Query – This is the critical part of the dashboard, and the heart of the entire process. There are a few options (we’ll explore more in later posts), but because I’m pretty familiar with the data we’re working with here I’ll just put together a quick query (we’ll cover the report builder later, but it’s pretty easy to work with):
SELECT COUNT(DISTINCT SystemId) AS [System Count], PackageName AS [Package], Version
WHERE (Flags & 16) = 0 AND Version <> ”
GROUP BY PackageName, Version
ORDER BY COUNT(DISTINCT SystemId) DESC
Connection String – Here an alternative data source can be specified.
Hierarchy Setup – Basically a method for developing groupings within the datasets. This will also be covered later.
With this, we’re ready to add in some objects to view the data. I’ll pick a table and a bar chart:
By dragging in the presentation objects and connecting them to the data source I’ve finished up a basic dashboard. From here I can specify some settings for my chart (column type, what appears on the X-axis, what the title is) and save. This is now a complete dashboard ready for use:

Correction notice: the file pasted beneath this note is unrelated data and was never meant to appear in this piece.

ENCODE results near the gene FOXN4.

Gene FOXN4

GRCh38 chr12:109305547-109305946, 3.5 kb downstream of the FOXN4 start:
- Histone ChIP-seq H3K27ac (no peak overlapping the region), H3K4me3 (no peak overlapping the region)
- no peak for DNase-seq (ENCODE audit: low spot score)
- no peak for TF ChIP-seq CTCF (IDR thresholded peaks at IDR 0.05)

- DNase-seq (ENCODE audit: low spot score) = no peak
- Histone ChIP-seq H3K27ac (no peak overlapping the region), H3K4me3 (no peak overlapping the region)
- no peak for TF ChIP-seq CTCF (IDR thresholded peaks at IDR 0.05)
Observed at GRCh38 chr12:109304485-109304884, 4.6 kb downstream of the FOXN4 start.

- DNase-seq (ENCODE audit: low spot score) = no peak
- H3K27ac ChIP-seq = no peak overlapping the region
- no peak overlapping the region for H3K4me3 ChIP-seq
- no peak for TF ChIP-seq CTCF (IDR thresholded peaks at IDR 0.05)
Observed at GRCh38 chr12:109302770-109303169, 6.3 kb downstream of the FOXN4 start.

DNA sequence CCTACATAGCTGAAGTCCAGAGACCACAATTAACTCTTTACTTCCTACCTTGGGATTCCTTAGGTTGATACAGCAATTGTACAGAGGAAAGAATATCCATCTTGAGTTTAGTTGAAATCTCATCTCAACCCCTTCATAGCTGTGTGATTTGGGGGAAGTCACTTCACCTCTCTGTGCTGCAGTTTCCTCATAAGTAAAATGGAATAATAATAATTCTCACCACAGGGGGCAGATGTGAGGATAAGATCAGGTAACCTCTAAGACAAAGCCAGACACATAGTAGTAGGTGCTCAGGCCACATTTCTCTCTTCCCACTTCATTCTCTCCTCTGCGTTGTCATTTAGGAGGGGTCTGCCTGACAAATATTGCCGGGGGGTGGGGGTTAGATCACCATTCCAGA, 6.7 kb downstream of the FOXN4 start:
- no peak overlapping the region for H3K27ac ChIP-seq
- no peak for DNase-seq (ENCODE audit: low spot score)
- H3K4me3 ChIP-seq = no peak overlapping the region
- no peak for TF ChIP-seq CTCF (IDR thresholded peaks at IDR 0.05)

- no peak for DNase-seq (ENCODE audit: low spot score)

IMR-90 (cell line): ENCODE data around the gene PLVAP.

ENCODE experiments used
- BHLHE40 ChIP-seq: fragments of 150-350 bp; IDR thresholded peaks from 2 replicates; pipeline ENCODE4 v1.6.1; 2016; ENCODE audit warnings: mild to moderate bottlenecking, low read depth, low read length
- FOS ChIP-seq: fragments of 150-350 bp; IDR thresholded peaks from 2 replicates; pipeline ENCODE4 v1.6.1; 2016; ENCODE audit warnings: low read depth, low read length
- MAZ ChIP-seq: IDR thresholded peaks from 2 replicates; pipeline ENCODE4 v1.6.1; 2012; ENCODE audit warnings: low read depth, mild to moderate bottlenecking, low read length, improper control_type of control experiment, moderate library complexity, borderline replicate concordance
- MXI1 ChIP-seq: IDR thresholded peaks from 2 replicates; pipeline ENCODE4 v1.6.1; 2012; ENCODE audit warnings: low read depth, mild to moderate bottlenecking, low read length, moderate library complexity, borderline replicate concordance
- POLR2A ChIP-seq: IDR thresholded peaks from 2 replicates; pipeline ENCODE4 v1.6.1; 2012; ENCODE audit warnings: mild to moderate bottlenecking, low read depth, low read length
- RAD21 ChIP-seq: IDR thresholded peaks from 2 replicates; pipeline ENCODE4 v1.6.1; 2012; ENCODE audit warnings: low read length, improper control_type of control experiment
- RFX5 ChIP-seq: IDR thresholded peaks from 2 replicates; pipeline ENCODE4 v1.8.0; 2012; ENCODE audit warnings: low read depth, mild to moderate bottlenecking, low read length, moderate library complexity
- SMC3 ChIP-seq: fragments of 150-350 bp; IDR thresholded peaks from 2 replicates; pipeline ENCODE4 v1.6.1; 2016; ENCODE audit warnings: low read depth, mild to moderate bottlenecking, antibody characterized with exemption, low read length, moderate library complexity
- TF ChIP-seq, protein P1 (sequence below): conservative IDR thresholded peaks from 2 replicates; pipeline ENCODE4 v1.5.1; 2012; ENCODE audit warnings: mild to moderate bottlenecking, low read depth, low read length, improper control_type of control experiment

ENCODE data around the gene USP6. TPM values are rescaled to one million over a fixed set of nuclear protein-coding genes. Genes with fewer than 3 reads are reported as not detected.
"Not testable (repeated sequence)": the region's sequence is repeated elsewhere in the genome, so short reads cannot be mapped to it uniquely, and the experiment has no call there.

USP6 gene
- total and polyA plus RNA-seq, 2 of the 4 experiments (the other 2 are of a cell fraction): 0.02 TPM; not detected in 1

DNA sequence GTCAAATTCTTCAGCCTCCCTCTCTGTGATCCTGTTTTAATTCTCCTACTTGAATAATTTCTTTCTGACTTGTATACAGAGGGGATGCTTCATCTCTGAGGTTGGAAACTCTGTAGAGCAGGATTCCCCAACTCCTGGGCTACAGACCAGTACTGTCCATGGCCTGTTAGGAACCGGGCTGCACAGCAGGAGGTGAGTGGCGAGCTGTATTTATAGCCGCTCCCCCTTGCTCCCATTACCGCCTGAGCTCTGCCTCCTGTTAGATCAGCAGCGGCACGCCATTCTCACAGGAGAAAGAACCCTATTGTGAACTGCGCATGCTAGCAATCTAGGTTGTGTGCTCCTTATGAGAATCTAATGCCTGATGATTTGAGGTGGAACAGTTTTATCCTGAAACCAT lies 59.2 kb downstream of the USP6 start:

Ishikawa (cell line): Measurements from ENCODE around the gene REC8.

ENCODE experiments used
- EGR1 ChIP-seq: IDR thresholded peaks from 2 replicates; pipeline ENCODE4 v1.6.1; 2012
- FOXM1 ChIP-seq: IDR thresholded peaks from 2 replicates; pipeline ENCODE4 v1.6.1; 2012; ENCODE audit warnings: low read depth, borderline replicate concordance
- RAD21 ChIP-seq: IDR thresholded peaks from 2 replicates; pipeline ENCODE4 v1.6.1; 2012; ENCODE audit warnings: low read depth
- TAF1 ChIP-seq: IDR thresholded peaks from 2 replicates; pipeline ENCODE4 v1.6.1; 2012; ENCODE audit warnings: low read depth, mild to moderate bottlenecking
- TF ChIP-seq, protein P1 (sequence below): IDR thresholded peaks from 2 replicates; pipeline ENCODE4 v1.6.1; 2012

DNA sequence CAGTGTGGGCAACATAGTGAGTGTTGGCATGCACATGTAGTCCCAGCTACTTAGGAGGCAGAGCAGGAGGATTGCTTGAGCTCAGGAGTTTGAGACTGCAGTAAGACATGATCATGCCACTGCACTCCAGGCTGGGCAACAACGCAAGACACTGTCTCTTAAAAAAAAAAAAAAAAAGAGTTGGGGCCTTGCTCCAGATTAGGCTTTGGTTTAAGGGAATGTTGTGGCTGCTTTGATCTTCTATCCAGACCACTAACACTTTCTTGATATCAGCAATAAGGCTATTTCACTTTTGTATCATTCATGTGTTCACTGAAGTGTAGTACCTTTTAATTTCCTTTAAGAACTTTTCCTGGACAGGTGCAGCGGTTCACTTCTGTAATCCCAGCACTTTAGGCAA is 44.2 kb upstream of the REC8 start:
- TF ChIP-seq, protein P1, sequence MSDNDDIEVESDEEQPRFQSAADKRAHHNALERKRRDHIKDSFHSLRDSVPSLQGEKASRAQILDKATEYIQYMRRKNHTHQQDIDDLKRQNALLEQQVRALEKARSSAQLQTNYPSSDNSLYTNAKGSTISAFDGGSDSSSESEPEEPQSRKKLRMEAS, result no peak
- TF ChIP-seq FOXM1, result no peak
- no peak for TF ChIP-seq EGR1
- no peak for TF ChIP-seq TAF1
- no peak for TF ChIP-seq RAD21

With that we’ve completed a very rudimentary dashboard. We’ll have some more blogs covering much more detailed nuances of how to work with the Dashboard Builder in the near future, but that’s all it takes to get started. Give it a shot.
When I started working at Citrix in the summer of 2005 in the consulting organization it was considered a special honor to attend the Citrix Synergy events (back then, it was called iForum and the format was slightly different, but we’re talking generally here about the large annual customer conference). As an employee, one had to have some sort of special assignment in order to get the authorization to go and my co-workers and I always scrambled to get on the list. A speaking slot in one of the many breakout sessions or learning labs would typically do it and many of us became very creative in terms of proposing a session and positioning ourselves as the speakers.
Since then, I rarely missed the event and I had the honor of speaking on topics of implementation methodologies and practices in the area of Network Application Delivery, WAN optimization, and later on desktop transformation.